If that weren’t enough to maintain control of the populace, there is game theory. Game Theory is the branch of mathematics concerned with the analysis of strategies for dealing with competitive situations where the outcome of a participant’s choice of action depends critically on the actions of other participants. In psychology, game theory is referred to the theory of social situations. There are two main branches of game theory: cooperative and non-cooperative game theory. A cooperative game is a game where groups of players may enforce cooperative behavior. Non-cooperative game theory deals largely with how intelligent individuals interact with one another in an effort to achieve their own goals. In this video, Richard Dawkins explains the prisoner’s dilemna, tit for tat, and other strategies with examples from computer programs, World War 1, and the behavior of bats.
Cooperative and non-cooperative game theory appear to both have merits when their principles are employed in the proper context of human experience. Studies show that competition does produce faster results than a cooperative effort where cooperation’s strength is long-term sustainability.
Matthew 7:16-20 provides a trustworthy benchmark for discerning whether a train of thought is good or corrupt that is idiot-proof. Jesus metaphorically uses trees and the fruits they produce to resemble teachings of a predacious or righteous nature. I’ll attempt to compare rules of the game in play as the trees. If the game is good, then good results will follow; and if corrupt, then ill results will follow. A good tree cannot bear corrupt fruit just like a good game cannot have corrupt results. The system as it now exists is corrupted and it’s results are made to appear like good results through misinformation, the exultation of materialism, and the ability of money to buy anything from jury’s to child prostitutes provided this non-cooperative game is played to such successes. The top players have access to Truth, eat it too, and defecate on the future.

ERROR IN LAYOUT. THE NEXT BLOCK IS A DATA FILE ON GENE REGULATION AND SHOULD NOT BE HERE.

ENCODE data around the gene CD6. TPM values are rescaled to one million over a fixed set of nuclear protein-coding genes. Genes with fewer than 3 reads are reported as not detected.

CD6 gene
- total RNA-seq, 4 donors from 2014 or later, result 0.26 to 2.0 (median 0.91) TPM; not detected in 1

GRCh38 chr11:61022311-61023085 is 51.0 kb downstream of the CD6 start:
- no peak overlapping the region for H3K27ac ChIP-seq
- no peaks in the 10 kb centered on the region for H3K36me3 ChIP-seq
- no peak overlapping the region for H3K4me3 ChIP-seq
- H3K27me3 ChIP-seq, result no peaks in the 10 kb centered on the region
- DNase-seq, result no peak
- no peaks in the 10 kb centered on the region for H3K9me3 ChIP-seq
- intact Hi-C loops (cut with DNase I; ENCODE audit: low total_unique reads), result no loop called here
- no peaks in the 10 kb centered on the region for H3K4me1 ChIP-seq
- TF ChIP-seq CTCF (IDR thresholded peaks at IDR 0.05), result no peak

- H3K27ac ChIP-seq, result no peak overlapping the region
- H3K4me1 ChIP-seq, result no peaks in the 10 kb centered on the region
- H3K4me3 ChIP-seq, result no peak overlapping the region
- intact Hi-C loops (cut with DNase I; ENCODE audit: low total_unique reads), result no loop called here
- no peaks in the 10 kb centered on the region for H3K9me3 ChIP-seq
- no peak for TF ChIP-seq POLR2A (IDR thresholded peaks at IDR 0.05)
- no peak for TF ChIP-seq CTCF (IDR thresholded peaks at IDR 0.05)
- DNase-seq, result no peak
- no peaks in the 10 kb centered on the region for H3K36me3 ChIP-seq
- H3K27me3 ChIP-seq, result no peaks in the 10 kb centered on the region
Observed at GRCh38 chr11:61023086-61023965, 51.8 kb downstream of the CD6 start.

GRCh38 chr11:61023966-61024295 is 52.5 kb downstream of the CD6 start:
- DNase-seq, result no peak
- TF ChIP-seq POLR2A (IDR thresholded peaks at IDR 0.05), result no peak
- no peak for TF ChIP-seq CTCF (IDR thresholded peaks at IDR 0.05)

Money as the convenient tool for the exchange of valuables between consenting parties and it’s honest operation has been engineered to a new set of rules of which value, necessity, property, stewardship of human rights, the importance of Truth and honest dealings, and the esteem of the People themselves are all manipulable with money and who or what has it. Those who can make out the semblance of Truth present little threat to the status quo where misinformation and vice are the diet and foods for thought of a society where money does all the driving.
“When money does all the driving
No one is steering
Everybody has their six shooters
Playing poker in the backseat
The only thing they agree upon
Is no one touches the deck
and no one touches the wheel
This is empire baby
And this train ain’t stopping until it derails”-Wu-Li
As grim, tyrannical, and conspiratorial as this all might seem; in the grand scheme of things, the movement of Truth and the illumination it brings may be just like the movements of the Sun and Moon; appearing and disappearing from human sight in a predictable manner. It’s natural for misinformation to exist and over time quantitatively overcome Truth until the work of filtering and discarding it is undertaken. It could be as simple as changing the rules of a game. Making the ambition for virtue as profitable as egocentric materialism is made to be now. Alexander Pope once stated that, “men must be taught as if you taught them not, and things unknown proposed as things forgot.” The overlooked rules and principles that constitute Truth could be made profitable. A sequel to the “Age of Enlightenment” could be just on the other side of the horizon.
Adults may be disadvantaged to learn new things and accustomed to a game approaching obsolescence, but the children of the world possess the ability to learn anything they are exposed to; a sacred blank slate that could be the best resource to introduce new incentives and rules into play to transform society into the best that can be presently deduced from history.
“Time is money”. Time is similar to money. Just as inflation over time makes money worth less, the Time we have to spend alive, as we know it, loses value with every passing day we fail to be true to the best that we know.
Truth is in plain sight obscured by all kinds of non-truths just like Waldo is somewhere on the page with a myriad of distractions. If it were too easy to find Waldo, the books would never of sold as well as they did and I would bet the Truth would not sell either if the challenge of it’s acquisition was the same.